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industrial property rights and innovation in China droits de propriete industrielle et innovation en Chine


  • Blandine Laperche

    () (labrii, ULCO)


La progression du marché en Chine depuis la politique d’ouverture menée par Deng Xiaoping est allée de pair avec la définition de règles et de lois visant à encadrer l’activité de création scientifique et technique, c'est-à-dire de règles de respect de la propriété intellectuelle. Les années 1980 et 1990 ont été celles du rattrapage en matière de propriété intellectuelle, dans la mesure où ce pays s’est doté d’un cadre juridique comparable à celui des pays industriels en adoptant l’ensemble des accords internationaux signés dans ce domaine. Notre objectif est de mettre au jour les conséquences de l’adoption de ce cadre juridique. En particulier, quels en sont les impacts sur l’innovation chinoise ? Est-ce un moyen de favoriser l’investissement local et donc de stimuler l’innovation « endogène » ? Ou bien le respect des règles internationales en matière de propriété intellectuelle et plus particulièrement industrielle (nous nous centrons ici principalement sur le rôle des brevets) a-t-il pour conséquence première de favoriser l’investissement international en Chine ? Nous soulignons dans ce document l’intérêt que constitue une approche systémique du processus d’innovation. Celle-ci découle non pas de la prise en compte d’un seul paramètre - si important soit-il (par exemple le cadre légal de la propriété intellectuelle) - pour expliquer les résultats en termes d’innovation, mais de l’ensemble du fonctionnement du système national d’innovation y compris, dans un contexte de globalisation, ses relations avec les autres systèmes nationaux d’innovation. The market-oriented policy implemented by Deng Xiaoping since the end of the 1970s has led to the determination of laws ruling scientific and technical creation, i.e intellectual property rules. During the 1980s and 1990s, China developed a legal framework of intellectual property (IP) meeting international standards. Our aim in this paper is to discuss the consequences of the implementation of this legal framework. In particular, what are the impacts on Chinese innovation? Is it, as expected by the Chinese government but also as often stressed in the literature on innovation, a way to boost domestic investment and hence endogenous innovation? Or is the implementation of these international rules favouring first and foremost foreign investment in China, as also expected by the Chinese government? This paper supports the idea of the role of a systemic approach to the innovation process as well as the weakness of a too simplistic approach that would consist in linking the IP legal framework to the results in terms of innovation.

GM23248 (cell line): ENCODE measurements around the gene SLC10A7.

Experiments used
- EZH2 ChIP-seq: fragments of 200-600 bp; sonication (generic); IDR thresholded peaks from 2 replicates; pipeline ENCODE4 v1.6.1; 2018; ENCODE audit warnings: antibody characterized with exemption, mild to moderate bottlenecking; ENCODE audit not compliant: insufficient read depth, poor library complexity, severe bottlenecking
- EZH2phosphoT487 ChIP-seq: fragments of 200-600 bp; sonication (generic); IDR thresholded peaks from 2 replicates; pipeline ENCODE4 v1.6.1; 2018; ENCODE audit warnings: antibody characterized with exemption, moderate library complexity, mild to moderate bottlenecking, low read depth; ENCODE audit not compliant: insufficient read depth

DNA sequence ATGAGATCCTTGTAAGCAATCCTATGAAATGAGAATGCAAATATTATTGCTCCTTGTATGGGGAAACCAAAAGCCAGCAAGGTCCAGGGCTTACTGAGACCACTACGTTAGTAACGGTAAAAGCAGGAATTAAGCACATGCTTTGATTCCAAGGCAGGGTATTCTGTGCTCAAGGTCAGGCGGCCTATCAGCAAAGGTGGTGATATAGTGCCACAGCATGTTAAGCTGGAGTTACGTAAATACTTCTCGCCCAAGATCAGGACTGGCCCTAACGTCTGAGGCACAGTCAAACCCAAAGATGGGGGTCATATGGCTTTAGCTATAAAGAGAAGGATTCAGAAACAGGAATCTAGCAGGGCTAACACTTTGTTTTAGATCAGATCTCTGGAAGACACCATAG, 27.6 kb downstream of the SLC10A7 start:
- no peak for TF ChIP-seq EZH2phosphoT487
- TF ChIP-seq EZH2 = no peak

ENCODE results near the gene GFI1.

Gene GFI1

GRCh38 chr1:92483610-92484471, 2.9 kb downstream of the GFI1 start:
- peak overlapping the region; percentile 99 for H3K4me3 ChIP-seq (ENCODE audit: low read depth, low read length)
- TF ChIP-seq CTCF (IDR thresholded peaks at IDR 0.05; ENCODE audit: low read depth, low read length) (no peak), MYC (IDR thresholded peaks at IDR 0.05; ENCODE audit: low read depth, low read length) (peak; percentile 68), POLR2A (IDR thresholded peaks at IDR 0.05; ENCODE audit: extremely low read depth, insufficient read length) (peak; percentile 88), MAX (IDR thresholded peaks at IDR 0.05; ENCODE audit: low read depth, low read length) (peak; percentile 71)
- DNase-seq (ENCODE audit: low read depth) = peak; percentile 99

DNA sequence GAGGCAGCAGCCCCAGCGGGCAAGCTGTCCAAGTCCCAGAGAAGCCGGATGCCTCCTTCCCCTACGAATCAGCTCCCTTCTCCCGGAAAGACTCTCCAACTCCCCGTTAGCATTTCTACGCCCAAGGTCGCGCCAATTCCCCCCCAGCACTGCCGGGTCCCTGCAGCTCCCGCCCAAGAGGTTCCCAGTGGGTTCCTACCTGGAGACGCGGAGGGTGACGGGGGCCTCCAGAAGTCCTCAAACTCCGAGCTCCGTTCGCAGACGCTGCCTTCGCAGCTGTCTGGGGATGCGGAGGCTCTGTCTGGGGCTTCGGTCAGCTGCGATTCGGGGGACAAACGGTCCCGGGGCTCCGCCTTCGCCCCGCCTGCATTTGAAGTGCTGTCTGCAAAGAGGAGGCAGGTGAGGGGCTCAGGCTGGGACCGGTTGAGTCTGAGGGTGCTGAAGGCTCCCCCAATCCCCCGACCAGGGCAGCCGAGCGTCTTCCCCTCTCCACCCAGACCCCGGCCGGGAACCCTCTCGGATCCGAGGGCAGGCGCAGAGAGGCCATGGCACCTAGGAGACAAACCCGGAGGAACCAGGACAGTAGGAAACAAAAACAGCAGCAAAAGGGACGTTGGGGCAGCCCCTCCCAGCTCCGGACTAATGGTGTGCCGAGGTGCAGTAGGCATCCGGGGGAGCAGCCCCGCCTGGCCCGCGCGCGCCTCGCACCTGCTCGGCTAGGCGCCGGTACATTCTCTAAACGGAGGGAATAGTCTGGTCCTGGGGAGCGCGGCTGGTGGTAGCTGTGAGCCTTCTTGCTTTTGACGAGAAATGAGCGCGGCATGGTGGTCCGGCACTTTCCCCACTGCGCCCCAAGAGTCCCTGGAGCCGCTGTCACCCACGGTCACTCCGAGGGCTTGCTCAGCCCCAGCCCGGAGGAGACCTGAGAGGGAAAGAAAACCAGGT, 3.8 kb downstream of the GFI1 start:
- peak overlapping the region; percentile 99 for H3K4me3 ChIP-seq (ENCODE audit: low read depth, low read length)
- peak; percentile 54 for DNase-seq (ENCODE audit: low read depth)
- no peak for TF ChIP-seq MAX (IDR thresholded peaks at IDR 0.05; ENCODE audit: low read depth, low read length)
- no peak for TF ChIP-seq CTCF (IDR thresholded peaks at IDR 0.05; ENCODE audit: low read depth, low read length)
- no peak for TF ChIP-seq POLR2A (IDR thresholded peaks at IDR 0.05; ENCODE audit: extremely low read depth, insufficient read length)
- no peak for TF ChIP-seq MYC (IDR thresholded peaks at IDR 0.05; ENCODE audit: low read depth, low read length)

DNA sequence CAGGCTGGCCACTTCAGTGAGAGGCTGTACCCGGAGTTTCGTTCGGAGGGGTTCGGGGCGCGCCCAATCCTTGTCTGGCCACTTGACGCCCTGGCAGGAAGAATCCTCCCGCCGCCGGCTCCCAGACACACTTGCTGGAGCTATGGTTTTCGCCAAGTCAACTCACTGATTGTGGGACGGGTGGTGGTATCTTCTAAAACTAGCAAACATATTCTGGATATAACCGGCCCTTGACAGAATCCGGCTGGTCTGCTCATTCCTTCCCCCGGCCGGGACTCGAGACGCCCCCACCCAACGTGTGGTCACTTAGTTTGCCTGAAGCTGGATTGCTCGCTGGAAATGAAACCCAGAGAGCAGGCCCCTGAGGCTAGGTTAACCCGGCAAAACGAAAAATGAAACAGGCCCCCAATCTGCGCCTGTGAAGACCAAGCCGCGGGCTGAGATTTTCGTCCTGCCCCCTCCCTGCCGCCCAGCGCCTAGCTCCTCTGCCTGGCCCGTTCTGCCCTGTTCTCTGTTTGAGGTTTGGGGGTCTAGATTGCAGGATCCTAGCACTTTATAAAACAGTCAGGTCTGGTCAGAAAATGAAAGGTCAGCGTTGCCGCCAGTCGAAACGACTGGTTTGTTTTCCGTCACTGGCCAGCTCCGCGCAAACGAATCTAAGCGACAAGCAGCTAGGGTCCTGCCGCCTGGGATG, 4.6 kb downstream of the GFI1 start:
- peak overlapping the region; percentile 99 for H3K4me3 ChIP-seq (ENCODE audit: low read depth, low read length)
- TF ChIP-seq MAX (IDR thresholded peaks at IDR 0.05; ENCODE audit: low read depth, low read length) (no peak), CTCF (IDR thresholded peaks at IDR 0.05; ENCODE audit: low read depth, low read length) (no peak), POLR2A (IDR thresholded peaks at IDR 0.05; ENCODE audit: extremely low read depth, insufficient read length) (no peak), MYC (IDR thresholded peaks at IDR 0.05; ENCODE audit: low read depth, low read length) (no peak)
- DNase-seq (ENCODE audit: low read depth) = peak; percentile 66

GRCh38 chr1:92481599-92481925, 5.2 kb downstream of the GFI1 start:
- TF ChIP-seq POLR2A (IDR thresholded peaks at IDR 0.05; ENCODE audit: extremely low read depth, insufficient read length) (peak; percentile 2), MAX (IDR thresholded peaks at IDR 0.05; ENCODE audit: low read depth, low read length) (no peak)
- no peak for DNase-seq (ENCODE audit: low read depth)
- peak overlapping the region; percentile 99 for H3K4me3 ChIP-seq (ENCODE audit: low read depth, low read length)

Suggested Citation

  • Blandine Laperche, 2007. "industrial property rights and innovation in China droits de propriete industrielle et innovation en Chine," Working Papers 140, Laboratoire de Recherche sur l'Industrie et l'Innovation. ULCO / Research Unit on Industry and Innovation.
  • Handle: RePEc:rii:riidoc:140

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    References listed on IDEAS

    1. Sumner J. La Croix & Denise Eby Konan, 2002. "Intellectual Property Rights in China: The Changing Political Economy of Chinese-American Interests," The World Economy, Wiley Blackwell, vol. 25(6), pages 759-788, June.
    2. Chow, Daniel C. K., 2003. "Organized crime, local protectionism, and the trade in counterfeit goods in China," China Economic Review, Elsevier, vol. 14(4), pages 473-484.
    3. Cheung Kui-yin & Lin, Ping, 2004. "Spillover effects of FDI on innovation in China: Evidence from the provincial data," China Economic Review, Elsevier, vol. 15(1), pages 25-44.
    4. Nancy T. Gallini, 2002. "The Economics of Patents: Lessons from Recent U.S. Patent Reform," Journal of Economic Perspectives, American Economic Association, vol. 16(2), pages 131-154, Spring.
    5. Liu, Xielin & White, Steven, 2001. "Comparing innovation systems: a framework and application to China's transitional context," Research Policy, Elsevier, vol. 30(7), pages 1091-1114, August.
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    More about this item


    industrial property rights; innovation; China;

    JEL classification:

    • P14 - Economic Systems - - Capitalist Systems - - - Property Rights
    • K11 - Law and Economics - - Basic Areas of Law - - - Property Law
    • O34 - Economic Development, Innovation, Technological Change, and Growth - - Innovation; Research and Development; Technological Change; Intellectual Property Rights - - - Intellectual Property and Intellectual Capital
    • O31 - Economic Development, Innovation, Technological Change, and Growth - - Innovation; Research and Development; Technological Change; Intellectual Property Rights - - - Innovation and Invention: Processes and Incentives


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